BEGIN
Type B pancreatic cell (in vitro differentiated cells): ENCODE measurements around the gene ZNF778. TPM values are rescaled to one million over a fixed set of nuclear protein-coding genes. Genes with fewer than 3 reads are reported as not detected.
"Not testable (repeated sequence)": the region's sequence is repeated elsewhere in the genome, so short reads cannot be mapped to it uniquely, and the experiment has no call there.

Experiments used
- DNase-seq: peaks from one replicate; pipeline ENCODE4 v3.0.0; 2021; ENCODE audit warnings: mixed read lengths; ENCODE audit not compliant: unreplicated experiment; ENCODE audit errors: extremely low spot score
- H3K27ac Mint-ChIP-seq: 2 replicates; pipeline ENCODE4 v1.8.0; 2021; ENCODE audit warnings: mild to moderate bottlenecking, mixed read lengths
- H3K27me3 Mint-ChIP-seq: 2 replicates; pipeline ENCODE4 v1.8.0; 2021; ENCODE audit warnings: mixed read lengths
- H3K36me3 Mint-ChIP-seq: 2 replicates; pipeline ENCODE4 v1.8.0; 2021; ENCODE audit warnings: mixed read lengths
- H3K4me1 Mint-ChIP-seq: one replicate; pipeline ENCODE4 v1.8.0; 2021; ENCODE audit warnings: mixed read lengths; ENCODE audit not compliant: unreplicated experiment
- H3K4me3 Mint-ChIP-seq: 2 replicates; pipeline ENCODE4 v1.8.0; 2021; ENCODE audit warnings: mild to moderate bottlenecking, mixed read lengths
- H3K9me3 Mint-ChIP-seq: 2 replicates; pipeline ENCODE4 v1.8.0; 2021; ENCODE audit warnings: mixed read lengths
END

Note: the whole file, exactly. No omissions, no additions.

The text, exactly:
Type B pancreatic cell (in vitro differentiated cells): ENCODE measurements around the gene ZNF778. TPM values are rescaled to one million over a fixed set of nuclear protein-coding genes. Genes with fewer than 3 reads are reported as not detected.
"Not testable (repeated sequence)": the region's sequence is repeated elsewhere in the genome, so short reads cannot be mapped to it uniquely, and the experiment has no call there.

Experiments used
- DNase-seq: peaks from one replicate; pipeline ENCODE4 v3.0.0; 2021; ENCODE audit warnings: mixed read lengths; ENCODE audit not compliant: unreplicated experiment; ENCODE audit errors: extremely low spot score
- H3K27ac Mint-ChIP-seq: 2 replicates; pipeline ENCODE4 v1.8.0; 2021; ENCODE audit warnings: mild to moderate bottlenecking, mixed read lengths
- H3K27me3 Mint-ChIP-seq: 2 replicates; pipeline ENCODE4 v1.8.0; 2021; ENCODE audit warnings: mixed read lengths
- H3K36me3 Mint-ChIP-seq: 2 replicates; pipeline ENCODE4 v1.8.0; 2021; ENCODE audit warnings: mixed read lengths
- H3K4me1 Mint-ChIP-seq: one replicate; pipeline ENCODE4 v1.8.0; 2021; ENCODE audit warnings: mixed read lengths; ENCODE audit not compliant: unreplicated experiment
- H3K4me3 Mint-ChIP-seq: 2 replicates; pipeline ENCODE4 v1.8.0; 2021; ENCODE audit warnings: mild to moderate bottlenecking, mixed read lengths
- H3K9me3 Mint-ChIP-seq: 2 replicates; pipeline ENCODE4 v1.8.0; 2021; ENCODE audit warnings: mixed read lengths